Andy Potts has raced in over 200 triathlons, finished first over 57 times, and represented the US in the Olympic Games less than a year and a half after starting the sport. What’s even more impressive is that amidst his busy competition and training schedule, he still takes the time to support others. Andy can often be found at Ironman events handing out medals to people crossing the finish line. His approach is humble and positive and he always works hard to encourage others.
Andy Potts first heard about Marc Pro from fellow triathlete Heather Jackson. He immediately became interested in Marc Pro and reached out to us so he could try the device for himself. Since incorporating Marc Pro into his routine, he has noticed the difference in his recovery.
“I am beyond happy with my Marc Pro! I have totally bought in to its ability to enhance my recovery… I’ve been targeting two spots lately (quads & total legs) and seeing a ton of progress. The crazy part is that I’ve been sleeping with it (at least the first 3-4 hours)! I might be going overboard but I don’t think so. My ability to repeat my efforts is getting better by the day.”
In addition to being a competitor and fan, Andy is also a coach. He started the AP Racing Team as a way to help others push themselves and reach their goals in the sport of triathlon. We are excited to have such a dedicated and well-respected athlete join our team. Welcome to the team Andy!
Open water swimming is very different from swimming in a pool. You have to be much more aware of your surroundings and ready for other factors that may be present, such as currents and waves. Pro triathlete and Ironman champion Heather Jackson shares some of her tips for preparing for an open water swim. The best thing to do is practice as much as you can in open waters before race day, but if you don’t have access to an ocean or lake practicing these tips in a pool works too.
Open Water Swimming Tips
1. Sighting Technique
Depending on the type of water the race is going to be in, different sighting techniques will be required. Sighting in calm, lake water is going to require a different technique than swimming in rough, ocean water. Swimming out in open waters requires you to scan above the water. Unlike typical pool swimming, you can’t rely on looking at the bottom to guide you. Even if you’re only able to practice the technique in a pool, this is a good skill to master before race day so you can be sure to stay on course while maintaining efficiency in your swim.
2. Get Used to Your Wetsuit
If you’re not used to swimming in a wetsuit, it’s a good idea to practice in it before race day. Wetsuits can often feel constrictive. Even Heather says that she can feel a little claustrophobic in one. The more comfortable you can get with the feel of swimming in a wetsuit, the better.
3. Don’t Think About What’s Below
Heather’s biggest open water swimming tip is to not think about what’s below you. Out in the open water, there is going to aquatic life present. If you, like Heather, are not a fan of the wildlife in the open waters, it’s a good idea to mentally prepare for any sightings or encounters that may occur.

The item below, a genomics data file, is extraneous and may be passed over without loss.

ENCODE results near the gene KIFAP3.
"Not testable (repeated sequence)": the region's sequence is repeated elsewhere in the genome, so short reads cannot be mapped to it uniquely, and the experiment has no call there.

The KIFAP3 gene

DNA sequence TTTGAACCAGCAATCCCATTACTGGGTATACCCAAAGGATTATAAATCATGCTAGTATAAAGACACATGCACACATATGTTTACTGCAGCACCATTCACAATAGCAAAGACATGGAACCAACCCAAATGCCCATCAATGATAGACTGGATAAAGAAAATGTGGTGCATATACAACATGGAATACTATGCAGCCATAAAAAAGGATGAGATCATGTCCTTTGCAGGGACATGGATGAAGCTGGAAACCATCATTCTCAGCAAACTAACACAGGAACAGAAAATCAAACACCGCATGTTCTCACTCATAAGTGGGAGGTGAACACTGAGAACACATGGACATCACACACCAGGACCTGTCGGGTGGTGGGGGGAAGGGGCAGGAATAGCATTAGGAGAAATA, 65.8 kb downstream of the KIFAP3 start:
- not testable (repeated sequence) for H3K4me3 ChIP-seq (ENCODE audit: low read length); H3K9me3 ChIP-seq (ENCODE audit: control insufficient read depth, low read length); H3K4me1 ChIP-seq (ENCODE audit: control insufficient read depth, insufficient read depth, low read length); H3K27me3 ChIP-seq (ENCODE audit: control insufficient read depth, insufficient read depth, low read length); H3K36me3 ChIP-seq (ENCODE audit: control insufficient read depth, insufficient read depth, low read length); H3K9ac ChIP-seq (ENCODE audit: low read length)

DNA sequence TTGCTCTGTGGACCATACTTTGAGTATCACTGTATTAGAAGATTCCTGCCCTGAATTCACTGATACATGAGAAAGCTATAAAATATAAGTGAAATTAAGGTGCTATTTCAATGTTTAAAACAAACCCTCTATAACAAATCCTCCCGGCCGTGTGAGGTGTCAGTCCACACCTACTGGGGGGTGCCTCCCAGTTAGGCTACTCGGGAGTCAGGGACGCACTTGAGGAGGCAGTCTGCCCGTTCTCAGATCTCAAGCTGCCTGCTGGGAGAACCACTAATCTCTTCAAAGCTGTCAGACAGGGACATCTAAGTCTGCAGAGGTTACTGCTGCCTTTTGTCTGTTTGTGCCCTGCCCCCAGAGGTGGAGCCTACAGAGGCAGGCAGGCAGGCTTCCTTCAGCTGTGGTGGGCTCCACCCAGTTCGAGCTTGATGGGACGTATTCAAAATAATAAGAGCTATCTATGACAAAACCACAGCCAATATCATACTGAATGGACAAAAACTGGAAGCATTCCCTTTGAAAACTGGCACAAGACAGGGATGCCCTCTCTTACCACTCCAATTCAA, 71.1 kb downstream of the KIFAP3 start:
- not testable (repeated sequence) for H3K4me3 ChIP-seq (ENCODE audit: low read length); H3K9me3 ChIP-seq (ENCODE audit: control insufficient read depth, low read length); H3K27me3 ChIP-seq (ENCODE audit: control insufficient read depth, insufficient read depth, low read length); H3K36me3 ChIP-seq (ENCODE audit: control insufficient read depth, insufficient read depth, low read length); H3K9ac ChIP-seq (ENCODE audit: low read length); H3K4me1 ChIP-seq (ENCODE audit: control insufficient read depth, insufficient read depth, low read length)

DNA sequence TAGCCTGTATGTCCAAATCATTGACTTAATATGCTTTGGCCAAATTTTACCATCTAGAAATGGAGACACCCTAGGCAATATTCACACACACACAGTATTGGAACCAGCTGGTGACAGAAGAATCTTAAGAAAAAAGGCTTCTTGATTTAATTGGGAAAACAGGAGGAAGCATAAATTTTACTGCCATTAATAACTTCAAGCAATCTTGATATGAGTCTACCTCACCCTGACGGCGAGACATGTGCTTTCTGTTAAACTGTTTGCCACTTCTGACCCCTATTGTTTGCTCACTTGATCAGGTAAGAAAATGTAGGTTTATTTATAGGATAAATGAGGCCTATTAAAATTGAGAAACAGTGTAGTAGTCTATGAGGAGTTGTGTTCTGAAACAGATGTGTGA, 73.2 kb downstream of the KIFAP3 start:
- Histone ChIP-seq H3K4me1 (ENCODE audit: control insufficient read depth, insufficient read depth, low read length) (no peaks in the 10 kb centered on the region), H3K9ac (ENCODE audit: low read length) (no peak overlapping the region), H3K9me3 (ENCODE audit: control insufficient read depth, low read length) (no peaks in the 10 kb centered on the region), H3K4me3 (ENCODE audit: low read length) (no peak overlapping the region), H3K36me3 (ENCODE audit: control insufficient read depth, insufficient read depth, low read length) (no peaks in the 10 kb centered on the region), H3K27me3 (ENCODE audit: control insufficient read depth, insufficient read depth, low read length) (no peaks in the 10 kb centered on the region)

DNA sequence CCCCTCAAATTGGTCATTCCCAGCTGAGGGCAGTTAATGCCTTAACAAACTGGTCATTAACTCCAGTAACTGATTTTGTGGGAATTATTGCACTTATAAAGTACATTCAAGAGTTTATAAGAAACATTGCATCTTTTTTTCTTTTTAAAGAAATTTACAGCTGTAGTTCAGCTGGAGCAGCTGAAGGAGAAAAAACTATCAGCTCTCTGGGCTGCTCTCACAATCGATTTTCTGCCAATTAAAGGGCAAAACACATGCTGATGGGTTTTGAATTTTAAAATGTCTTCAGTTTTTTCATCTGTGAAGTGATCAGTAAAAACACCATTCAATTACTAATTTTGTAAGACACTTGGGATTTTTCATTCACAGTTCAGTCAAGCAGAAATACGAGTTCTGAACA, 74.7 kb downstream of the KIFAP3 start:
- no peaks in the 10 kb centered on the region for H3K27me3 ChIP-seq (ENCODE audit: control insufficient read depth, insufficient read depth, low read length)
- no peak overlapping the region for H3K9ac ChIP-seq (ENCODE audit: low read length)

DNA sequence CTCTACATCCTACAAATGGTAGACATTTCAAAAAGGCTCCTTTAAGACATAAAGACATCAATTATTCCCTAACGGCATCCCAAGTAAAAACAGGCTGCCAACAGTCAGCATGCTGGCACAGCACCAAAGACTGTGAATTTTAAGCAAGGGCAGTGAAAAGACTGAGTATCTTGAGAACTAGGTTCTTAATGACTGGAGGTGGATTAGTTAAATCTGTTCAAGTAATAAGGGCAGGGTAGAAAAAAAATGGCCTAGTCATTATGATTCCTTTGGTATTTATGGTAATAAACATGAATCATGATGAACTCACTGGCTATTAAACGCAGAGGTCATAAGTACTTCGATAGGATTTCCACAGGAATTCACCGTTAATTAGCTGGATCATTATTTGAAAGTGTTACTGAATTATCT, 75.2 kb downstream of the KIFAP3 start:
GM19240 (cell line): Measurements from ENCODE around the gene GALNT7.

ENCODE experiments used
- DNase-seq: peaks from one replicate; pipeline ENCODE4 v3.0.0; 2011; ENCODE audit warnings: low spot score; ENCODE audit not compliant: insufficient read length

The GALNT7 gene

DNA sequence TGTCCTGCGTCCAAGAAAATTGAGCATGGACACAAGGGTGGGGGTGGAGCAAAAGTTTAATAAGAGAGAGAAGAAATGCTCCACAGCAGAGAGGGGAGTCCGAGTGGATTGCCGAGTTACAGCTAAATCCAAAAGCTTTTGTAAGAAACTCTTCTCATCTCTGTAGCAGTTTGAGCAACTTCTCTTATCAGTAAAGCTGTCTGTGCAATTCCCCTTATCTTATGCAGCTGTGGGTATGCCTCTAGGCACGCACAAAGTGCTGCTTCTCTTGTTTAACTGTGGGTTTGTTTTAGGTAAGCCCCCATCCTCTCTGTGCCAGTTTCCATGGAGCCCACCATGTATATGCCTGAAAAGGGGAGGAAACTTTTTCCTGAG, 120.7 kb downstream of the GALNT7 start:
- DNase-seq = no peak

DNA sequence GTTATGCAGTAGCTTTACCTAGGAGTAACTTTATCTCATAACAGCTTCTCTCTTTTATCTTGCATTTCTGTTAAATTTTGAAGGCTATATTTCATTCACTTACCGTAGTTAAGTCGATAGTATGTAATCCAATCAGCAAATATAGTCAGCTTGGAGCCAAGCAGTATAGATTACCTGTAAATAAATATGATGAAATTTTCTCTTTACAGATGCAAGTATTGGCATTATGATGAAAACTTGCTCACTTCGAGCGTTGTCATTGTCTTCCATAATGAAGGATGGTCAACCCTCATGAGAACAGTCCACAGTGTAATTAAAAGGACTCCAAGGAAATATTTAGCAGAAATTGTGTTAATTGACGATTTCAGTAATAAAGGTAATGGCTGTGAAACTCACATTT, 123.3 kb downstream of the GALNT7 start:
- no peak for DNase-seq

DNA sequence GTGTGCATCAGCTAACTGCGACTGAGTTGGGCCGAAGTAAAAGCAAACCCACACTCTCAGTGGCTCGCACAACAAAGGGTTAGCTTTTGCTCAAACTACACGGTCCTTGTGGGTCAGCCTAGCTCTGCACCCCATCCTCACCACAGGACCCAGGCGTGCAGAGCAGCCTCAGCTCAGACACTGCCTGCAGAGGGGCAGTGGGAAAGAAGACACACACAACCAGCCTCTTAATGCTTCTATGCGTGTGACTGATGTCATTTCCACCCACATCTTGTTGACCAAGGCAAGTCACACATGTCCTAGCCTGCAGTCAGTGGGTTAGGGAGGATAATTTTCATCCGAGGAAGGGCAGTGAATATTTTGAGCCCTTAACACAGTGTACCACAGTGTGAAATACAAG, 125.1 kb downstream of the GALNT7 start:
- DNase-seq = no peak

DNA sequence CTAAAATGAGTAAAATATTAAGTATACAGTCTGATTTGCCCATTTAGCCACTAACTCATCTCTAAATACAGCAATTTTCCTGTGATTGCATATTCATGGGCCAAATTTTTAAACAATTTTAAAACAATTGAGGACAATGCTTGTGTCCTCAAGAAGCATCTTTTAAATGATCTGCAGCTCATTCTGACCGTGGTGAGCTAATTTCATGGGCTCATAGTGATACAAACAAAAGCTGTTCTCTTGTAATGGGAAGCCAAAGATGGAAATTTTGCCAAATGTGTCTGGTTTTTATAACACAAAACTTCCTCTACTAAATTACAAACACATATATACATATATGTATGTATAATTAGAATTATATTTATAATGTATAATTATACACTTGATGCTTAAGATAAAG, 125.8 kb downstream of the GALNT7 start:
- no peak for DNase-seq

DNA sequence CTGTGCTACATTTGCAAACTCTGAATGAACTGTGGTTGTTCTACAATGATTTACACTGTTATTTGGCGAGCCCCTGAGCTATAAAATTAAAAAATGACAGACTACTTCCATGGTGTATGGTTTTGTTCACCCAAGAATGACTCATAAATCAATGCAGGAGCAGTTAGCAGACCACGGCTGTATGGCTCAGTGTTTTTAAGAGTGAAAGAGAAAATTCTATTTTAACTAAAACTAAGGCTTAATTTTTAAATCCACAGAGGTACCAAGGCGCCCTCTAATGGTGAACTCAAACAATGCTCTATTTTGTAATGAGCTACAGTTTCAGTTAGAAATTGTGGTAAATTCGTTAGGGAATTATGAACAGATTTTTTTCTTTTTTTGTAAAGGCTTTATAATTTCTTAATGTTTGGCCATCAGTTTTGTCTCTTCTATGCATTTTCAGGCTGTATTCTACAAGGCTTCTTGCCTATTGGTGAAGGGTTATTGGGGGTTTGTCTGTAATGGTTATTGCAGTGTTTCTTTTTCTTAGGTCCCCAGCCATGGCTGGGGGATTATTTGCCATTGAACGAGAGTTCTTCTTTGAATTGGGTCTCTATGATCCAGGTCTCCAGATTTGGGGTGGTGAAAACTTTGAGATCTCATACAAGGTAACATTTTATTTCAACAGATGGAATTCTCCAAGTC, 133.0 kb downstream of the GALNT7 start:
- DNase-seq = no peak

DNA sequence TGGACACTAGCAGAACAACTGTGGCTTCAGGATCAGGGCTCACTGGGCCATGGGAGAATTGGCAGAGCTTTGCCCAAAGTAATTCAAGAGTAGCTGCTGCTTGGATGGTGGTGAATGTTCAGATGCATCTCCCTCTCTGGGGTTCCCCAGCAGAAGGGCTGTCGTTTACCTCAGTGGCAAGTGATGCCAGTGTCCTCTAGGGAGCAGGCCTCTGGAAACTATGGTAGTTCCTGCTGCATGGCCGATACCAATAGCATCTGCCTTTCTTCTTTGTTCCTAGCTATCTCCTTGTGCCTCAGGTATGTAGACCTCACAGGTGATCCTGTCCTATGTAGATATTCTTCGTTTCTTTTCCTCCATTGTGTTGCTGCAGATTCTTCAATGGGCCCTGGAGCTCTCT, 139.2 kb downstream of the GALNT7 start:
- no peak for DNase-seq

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(Huntington Beach, CA—January 26, 2016)—Marc Pro, creators of electronic muscle recovery and conditioning devices that improve performance, has formalized a partnership with Pro Triathlete, Heather Jackson. Having benefitted from testing and using Marc Pro throughout the past racing season, Jackson has selected Marc Pro as her exclusive partner for muscle recovery and pain relief.
Based in Bend, Oregon Heather Jackson holds notable accolades and titles including a recent 5th place finish at the 2015 Ironman World Championship. She is also the 2015 Ironman Coeur D’Alene Champion and 2015 Ironman 70.3 Oceanside Champion.
“I am excited to officially formalize my partnership with Marc Pro,” said Jackson. “After receiving a device over a year ago, it quickly became part of my day-to-day recovery routine. I immediately noticed a difference in how quickly my muscles recovered after hard sessions, which allowed me to be better prepared to hit the next session. I use my Marc Pro 3-4 times per day and love that I can use it while eating, reading, watching TV and even on flights during travel. I am so grateful to have their support.
Marc Pro utilizes 30 years of medical device experience and research and has worked with many of the world’s leading pro sports teams to develop their easy-to- use device. Unlike muscle-building or pain-masking devices, Marc Pro utilizes a unique and proprietary technology that activates muscle fibers in a way that does not fatigue nor stress tissues while it conditions it for optimal recovery. Jackson joins over 100 professional teams and athletes that are already using Marc Pro and Marc Pro Plus to obtain the benefits of recovery, conditioning, and pain relief.
“We are proud to have Heather as part of the Marc Pro team,” said Marc Pro President, Ryan Heaney. “Heather trains so hard, and we plan on helping her get more out of that hard work by more fully recovering with the use of Marc Pro. We have loved watching her grow as an athlete and personality in the triathlon space and look forward to helping her reach her ultimate triathlon goals.”
Jackson will defend her title at this year’s Oceanside Ironman 70.3, and then race the Wildflower Triathlon, and the St. George Ironman 70.3. Jackson plans to compete again at the Ironman World Championships pending 2016 qualification for the event.
ABOUT MARC PRO®
Marc Pro®, Inc. is a privately held firm based in Huntington Beach, CA. The founders have over 30 years of experience researching, designing, manufacturing and selling electrical stimulation devices in the medical field. All of that research was used to develop the Marc Pro and Marc Pro Plus. Marc Pro works with many of the most elite organizations in the country and have sold our devices to players and trainers from over 100 professional and amateur teams. We’ve accumulated numerous peer reviewed published studies on our specific technologies. We’ve patented our technologies and processes, and we’ve developed a reputation as having the most unique and effective electrical stimulation devices available. We used all of this research and experience to develop the technology and protocols used in Marc Pro devices. We designed and manufacture the Marc Pro devices ourselves, right here in Huntington Beach California where our corporate and manufacturing headquarters reside. We are dedicated to helping athletes at all levels Do More, Recover Faster, and Feel Better!